Cover the pear or other paper mache item in gilding size. If there are any areas you don’t want covered, then make sure you don’t get the gilding size on that area.

Step Two: Apply Imt. Gold Leaf

Once the gilding size has dried clear, peel back a page to expose the gold leaf. Roll the pear across the gold leaf. Keep going until the pear is covered.



Step Three: Brush

Once the pear is cover with the leaf, take a brush and lightly brush off the excess flakes.


And there you have a simple, inexpensive decoration to add a pop of color to your greenery, use as a decoration or to turn into an ornament and gift to someone else.


Pine Cone Ornaments

Materials Needed:

Pine cones or other natural materials
Spray Lacquer (White Perfection and Golden Egg)
Jute String

Step One: Spray the Cones

Spray your pine cones with the spray lacquer colors you’ve chosen. We chose white and gold to go with our other Christmas decorations. We just wanted the tips of our cones colored, so we didn’t spray too heavy. After the paint dries, turn the cones over and do the other sides.


Step Two: Use to Decorate

There is no end to the amount of ways you can use these decorations. You can tie some twine around the middle to use them as ornaments, fill a bowl or a clear vase, or even scatter them on the table. it’s up to you and your personal taste, but it’s a great way to add a rustic feel to your modern decor or to bring the outside in. Enjoy!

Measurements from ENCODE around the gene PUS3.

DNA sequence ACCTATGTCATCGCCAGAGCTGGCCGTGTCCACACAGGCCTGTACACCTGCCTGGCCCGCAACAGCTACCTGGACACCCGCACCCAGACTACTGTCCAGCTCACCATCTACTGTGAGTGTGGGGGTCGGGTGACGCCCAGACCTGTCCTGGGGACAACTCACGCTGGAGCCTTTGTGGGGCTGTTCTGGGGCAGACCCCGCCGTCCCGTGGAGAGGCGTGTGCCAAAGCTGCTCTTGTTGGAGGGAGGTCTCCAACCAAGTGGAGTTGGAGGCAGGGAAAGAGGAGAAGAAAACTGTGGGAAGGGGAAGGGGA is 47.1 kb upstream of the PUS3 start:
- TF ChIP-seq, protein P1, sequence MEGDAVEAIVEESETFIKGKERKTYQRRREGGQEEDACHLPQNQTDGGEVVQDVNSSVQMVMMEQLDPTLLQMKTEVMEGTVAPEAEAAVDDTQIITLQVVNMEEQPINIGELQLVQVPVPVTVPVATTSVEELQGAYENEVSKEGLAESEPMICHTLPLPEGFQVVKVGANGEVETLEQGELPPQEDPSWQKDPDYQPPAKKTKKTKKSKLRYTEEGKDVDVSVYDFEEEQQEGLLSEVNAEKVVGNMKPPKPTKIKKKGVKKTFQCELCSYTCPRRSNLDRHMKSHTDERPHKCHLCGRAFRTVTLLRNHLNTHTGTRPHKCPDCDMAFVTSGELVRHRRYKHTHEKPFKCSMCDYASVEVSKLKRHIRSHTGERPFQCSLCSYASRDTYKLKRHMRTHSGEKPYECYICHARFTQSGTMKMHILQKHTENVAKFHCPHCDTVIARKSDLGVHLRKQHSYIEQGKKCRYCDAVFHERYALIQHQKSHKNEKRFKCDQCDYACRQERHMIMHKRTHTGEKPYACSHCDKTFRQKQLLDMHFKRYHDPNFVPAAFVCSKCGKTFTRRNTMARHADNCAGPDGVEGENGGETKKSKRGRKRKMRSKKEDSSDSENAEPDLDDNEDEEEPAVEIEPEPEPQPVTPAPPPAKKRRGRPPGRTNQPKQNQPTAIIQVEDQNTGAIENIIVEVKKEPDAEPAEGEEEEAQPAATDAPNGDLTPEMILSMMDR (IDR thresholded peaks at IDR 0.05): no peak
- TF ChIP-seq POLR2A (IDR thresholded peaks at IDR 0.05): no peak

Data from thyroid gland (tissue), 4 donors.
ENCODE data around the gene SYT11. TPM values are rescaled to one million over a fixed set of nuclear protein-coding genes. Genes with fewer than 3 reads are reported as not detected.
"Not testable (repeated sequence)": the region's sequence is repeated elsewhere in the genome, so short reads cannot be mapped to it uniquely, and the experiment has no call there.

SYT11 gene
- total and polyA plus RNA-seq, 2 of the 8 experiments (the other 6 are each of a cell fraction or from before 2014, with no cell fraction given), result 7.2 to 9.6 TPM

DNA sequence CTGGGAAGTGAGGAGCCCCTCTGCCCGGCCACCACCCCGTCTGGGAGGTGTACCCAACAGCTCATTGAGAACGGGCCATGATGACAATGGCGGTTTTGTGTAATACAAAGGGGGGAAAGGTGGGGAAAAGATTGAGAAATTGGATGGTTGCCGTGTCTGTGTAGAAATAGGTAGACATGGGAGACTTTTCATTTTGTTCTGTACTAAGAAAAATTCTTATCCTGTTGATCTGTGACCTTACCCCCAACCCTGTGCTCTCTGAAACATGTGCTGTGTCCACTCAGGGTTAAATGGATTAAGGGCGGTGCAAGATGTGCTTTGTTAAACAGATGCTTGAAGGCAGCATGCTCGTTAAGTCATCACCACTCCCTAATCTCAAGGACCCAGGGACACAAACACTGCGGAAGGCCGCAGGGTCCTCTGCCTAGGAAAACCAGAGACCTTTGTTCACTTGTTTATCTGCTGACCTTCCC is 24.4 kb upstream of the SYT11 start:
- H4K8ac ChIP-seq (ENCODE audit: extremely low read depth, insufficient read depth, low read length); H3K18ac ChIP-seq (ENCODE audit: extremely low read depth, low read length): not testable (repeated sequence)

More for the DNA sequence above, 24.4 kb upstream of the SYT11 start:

Repurposed Wood Candle Sticks

Materials Needed

Various lengths of 4 x 4s
Chalk-based paint (Chinese Red and Ballet White)
Electric Candles
Dust of Ages
Light and Dark Wax



Step One: Cut Your Candle Sticks

Cut your 4 x 4 blocks, so they are flat on both ends. How short or long you cut them is up to you, but we recommend having at least three grouped together in varying lengths.


Step Two: Paint Your Blocks

Paint your blocks to fit your home decor. We used white and red for ours, but this is another project that can used all year round, so feel free to use other colors that might suite your home better. You can choose solid colored blocks, but we decided to do stripes like a candy cane.


Step Three: Tape Off Your Blocks

Tape off the different sections of your block. The taped part will remain the color of the base. The section in between will be whatever color you’ve chosen. We painted two coats of the based coat.


Step Four: Paint

Sometimes, paint tends to spread where it’s not supposed to. It can get under the tape, but one way to avoid this is to start your brushstrokes on the tape and then onto the surface to be painted. This keeps you from pushing the paint under the tape causing that rough line. Then pull the tape as soon as the paint is dry to the touch.


Step Five: Sand

We wanted to keep the rustic and weathered appearance of our wood, so we sanded our secondary color coat to reveal some of the base coat underneath.



Step Six: Add Light Antique Wax